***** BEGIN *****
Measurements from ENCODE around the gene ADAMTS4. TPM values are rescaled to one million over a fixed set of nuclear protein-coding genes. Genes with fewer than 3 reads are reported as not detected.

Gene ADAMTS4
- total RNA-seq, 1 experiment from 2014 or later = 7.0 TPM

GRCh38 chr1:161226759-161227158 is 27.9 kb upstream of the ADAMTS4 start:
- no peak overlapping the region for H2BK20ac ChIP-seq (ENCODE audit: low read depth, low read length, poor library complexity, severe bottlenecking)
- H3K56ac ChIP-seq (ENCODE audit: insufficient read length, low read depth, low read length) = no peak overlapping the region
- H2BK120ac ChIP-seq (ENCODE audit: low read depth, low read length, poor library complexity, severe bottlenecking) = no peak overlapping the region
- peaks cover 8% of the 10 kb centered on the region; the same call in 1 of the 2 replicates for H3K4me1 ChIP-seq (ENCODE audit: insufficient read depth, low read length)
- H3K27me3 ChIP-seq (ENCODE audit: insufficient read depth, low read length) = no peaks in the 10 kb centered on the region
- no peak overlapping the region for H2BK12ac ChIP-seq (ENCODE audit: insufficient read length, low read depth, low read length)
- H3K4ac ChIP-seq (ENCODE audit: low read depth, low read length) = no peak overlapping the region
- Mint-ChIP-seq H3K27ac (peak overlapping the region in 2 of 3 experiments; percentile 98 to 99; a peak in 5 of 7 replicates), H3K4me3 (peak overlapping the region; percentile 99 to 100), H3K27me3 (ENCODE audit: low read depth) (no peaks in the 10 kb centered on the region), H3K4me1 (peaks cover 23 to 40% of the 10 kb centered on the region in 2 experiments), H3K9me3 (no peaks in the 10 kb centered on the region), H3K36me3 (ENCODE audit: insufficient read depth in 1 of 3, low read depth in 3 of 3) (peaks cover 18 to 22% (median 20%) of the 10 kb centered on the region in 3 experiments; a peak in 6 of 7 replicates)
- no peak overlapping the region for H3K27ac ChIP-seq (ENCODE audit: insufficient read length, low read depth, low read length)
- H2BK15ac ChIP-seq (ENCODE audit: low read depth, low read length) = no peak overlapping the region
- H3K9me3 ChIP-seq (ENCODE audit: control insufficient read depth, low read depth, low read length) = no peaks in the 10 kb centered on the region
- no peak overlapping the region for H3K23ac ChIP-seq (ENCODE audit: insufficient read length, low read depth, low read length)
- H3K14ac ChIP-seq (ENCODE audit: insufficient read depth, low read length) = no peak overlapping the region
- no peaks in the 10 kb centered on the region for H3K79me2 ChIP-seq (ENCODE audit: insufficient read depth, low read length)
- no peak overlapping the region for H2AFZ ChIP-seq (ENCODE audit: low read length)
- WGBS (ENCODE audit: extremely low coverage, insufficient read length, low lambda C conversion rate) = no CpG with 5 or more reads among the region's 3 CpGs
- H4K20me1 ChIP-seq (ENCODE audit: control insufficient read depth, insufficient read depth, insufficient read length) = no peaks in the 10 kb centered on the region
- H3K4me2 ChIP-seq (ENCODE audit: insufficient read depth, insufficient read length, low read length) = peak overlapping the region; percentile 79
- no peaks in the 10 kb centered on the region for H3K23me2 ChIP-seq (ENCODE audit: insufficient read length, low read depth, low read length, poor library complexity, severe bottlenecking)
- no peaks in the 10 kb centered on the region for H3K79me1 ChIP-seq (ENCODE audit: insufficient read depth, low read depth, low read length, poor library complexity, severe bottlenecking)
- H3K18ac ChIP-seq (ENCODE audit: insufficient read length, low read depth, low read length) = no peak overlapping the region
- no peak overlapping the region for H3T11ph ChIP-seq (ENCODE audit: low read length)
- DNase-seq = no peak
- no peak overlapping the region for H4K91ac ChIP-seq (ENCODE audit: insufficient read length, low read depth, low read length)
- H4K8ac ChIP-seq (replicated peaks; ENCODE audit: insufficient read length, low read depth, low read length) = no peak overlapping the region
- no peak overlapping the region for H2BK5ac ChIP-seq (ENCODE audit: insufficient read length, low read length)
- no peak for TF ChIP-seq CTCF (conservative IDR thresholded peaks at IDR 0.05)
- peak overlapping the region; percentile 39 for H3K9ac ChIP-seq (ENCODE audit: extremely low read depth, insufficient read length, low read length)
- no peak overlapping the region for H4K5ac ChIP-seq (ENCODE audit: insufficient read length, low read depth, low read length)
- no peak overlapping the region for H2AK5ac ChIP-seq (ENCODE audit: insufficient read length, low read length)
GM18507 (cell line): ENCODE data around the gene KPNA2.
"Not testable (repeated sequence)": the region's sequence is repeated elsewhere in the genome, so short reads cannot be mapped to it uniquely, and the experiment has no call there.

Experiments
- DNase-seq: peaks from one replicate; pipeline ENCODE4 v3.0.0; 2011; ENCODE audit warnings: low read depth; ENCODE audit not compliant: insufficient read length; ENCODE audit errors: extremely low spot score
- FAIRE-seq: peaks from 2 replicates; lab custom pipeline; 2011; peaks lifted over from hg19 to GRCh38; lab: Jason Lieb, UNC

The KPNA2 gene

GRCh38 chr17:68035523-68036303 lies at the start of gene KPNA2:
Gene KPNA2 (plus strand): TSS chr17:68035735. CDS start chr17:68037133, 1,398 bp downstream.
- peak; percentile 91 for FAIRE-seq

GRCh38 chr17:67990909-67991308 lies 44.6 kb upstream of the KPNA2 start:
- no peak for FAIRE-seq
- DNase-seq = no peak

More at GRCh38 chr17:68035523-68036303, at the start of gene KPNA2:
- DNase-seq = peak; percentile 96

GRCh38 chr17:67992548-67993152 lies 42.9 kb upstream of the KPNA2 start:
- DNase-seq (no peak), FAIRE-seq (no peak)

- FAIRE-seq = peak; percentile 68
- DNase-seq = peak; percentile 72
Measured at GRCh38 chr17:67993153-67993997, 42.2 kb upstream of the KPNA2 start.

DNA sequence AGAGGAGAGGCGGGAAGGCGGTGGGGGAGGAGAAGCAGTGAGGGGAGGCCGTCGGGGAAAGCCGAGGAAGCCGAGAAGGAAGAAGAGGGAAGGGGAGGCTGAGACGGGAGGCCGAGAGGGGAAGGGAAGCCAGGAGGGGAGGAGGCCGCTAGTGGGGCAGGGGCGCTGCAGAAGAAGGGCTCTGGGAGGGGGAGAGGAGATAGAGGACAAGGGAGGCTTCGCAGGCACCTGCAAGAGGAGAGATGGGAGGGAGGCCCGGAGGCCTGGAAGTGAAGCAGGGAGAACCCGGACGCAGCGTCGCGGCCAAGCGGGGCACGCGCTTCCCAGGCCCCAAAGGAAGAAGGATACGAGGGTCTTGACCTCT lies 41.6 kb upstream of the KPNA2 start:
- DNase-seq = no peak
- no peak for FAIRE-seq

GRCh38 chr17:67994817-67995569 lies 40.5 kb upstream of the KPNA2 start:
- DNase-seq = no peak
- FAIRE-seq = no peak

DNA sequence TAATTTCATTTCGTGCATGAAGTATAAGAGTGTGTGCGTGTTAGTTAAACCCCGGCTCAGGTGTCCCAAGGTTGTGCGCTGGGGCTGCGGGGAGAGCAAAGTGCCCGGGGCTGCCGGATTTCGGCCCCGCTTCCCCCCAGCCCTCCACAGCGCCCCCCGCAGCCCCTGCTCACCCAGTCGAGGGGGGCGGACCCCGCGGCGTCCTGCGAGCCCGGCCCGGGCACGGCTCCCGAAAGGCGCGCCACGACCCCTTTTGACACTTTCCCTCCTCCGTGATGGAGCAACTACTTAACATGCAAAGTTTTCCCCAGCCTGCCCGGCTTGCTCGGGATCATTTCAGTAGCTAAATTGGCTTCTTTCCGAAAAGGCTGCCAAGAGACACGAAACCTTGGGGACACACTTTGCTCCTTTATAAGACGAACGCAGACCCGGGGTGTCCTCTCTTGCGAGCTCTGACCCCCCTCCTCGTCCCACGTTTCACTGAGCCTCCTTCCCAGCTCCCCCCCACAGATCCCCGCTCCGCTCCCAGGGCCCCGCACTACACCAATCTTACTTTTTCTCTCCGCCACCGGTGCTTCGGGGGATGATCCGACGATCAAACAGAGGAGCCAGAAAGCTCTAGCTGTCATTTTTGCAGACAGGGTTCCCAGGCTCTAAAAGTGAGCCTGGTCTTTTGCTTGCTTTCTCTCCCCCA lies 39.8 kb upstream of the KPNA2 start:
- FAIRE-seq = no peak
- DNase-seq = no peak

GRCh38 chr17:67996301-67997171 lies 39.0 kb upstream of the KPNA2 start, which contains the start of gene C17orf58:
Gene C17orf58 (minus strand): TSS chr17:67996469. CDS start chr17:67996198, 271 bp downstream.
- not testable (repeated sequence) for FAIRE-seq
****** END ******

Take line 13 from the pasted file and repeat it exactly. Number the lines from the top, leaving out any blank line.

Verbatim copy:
- no peak overlapping the region for H3K27ac ChIP-seq (ENCODE audit: insufficient read length, low read depth, low read length)